What Aggregation Rules Apply in Defining an Employer?
The employer aggregation rules under Code Section 52 and Code Section 414 (controlled and affiliated service groups) generally apply for purposes of determining an eligible employer. Additionally, an employer includes a “predecessor employer,” but the term is undefined.
Who are “Qualified Employees” that Must be Eligible to Participate in a Simple Cafeteria Plan?
For purposes of a simple cafeteria plan, “qualified employees” are all non-excludable employees who had at least 1,000 hours of service during the preceding plan year, except a highly compensated employee under Code Section 414(q) or key employee under Code Section 416(i) and who is eligible to participate in the plan.
This definition of qualified employee is relevant only to the two alternative minimum contribution requirements, and to highly compensated employees (HCEs) and key employees. HCEs and key employees may participate like everyone else so long as they are “employees” and do not receive disproportionate employer nonelective or matching contributions. Comparable contributions must be made for all eligible employees.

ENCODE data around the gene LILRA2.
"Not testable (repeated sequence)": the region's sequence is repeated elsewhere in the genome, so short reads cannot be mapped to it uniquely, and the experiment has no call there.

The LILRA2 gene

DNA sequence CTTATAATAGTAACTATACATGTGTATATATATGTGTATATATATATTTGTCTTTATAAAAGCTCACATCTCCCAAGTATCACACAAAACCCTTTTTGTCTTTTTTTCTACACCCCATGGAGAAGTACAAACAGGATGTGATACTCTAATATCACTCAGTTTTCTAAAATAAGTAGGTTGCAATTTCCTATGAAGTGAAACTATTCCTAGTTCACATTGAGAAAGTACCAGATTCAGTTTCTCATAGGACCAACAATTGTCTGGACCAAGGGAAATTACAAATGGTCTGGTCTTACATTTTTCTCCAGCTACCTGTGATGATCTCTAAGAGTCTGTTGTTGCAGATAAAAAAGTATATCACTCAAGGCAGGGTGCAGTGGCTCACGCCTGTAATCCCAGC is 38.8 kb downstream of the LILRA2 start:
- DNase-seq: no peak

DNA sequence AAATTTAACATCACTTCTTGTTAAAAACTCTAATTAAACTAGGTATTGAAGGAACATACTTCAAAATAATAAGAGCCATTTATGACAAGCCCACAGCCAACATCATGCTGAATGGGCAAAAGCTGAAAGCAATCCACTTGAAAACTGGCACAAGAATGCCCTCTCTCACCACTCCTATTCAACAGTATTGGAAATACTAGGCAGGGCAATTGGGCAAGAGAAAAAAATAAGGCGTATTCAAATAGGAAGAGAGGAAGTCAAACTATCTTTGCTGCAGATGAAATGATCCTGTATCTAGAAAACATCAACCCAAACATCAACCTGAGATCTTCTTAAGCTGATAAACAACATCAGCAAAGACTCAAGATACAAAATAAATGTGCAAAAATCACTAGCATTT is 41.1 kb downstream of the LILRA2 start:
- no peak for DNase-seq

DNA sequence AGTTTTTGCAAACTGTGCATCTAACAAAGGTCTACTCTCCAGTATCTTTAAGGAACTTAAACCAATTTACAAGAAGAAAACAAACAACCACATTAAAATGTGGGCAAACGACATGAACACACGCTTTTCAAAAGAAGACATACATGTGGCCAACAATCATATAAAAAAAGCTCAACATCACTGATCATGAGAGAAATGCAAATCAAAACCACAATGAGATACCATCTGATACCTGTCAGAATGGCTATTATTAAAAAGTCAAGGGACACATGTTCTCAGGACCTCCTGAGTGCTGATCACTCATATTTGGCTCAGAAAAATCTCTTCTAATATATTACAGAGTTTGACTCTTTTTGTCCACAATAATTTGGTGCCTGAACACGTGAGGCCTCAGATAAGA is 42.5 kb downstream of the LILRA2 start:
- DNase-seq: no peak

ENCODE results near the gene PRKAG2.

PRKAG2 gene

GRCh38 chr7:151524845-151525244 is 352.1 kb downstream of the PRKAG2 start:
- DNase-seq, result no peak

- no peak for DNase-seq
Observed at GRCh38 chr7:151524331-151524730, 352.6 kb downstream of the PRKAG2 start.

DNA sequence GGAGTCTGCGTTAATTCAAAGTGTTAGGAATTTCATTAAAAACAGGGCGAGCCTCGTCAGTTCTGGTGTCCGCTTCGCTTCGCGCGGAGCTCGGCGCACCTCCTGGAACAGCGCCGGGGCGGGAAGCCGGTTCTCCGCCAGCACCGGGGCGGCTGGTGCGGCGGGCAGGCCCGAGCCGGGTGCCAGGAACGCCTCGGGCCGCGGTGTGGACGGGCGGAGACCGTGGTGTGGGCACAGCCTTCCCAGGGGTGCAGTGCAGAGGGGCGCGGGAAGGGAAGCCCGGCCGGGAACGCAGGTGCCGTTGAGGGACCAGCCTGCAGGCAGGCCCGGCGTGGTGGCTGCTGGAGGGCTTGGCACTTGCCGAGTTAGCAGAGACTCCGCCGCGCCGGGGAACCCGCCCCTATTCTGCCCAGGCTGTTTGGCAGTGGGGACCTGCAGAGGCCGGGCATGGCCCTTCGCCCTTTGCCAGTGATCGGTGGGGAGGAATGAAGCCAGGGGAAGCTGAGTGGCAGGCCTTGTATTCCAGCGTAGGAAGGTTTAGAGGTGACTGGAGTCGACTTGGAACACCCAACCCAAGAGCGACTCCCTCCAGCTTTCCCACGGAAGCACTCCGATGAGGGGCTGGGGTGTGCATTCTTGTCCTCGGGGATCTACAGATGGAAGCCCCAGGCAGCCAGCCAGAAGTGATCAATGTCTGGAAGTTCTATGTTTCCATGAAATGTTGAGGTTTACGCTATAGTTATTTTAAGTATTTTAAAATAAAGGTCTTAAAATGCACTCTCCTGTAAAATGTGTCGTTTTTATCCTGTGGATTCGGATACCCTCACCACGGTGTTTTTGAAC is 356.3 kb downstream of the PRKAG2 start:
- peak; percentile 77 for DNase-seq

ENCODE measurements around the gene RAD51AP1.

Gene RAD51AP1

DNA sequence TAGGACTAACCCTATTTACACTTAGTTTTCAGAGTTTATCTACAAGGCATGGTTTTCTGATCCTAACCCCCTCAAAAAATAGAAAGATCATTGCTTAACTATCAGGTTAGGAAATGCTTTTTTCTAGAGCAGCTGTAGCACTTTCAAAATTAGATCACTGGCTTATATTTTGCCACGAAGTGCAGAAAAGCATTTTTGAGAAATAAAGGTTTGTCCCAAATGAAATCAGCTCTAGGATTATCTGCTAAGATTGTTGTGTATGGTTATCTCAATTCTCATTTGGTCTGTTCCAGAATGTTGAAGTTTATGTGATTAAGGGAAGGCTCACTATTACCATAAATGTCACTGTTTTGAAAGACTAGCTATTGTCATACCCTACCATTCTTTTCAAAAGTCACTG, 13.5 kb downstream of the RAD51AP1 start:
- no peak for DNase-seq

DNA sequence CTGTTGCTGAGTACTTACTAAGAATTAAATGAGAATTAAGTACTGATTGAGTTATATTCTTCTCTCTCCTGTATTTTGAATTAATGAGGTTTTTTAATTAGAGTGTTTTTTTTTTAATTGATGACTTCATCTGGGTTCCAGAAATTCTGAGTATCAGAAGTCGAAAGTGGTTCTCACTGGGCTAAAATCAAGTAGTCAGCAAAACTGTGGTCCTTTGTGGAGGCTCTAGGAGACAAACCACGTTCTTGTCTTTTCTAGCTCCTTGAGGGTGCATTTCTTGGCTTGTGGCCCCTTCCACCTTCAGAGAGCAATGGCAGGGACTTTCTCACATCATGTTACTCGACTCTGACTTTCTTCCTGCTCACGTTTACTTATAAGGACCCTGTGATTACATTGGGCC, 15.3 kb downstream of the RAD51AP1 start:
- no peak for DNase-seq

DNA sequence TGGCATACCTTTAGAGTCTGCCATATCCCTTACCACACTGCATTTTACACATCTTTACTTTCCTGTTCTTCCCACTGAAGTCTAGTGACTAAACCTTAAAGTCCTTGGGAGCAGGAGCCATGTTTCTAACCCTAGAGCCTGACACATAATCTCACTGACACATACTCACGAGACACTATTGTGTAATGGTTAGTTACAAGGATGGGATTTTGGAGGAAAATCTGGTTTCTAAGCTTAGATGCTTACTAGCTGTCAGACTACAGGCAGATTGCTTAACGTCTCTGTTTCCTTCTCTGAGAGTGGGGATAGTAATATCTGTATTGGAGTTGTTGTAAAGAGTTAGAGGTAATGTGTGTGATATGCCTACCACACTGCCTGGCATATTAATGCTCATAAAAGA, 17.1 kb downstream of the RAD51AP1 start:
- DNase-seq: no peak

Code Section 414(q) defines an HCE as an employee who:
- was a more-than-5 percent owner of the employer at any time during the current or preceding plan year, or
- for the preceding plan year, had compensation in excess of a specified dollar threshold ($115,000 for 2012).
- If elected by the employer, an HCE may also be an employee in the “top-paid group” (generally constituting the top 20 percent ranked by compensation) of employees
Code Section 416 defines a key employee as an employee who, during the plan year, was:
- an officer of the employer with annual compensation in excess of a specified dollar threshold ($160,000 for 2010),
- a more-than-5-percent owner of the employer, or
- a more-than-1-percent owner of the employer with annual compensation in excess of $150,000.
Which Employees are Excludable Employees?
Excludable employees (employees who need not be allowed to participate) are those who: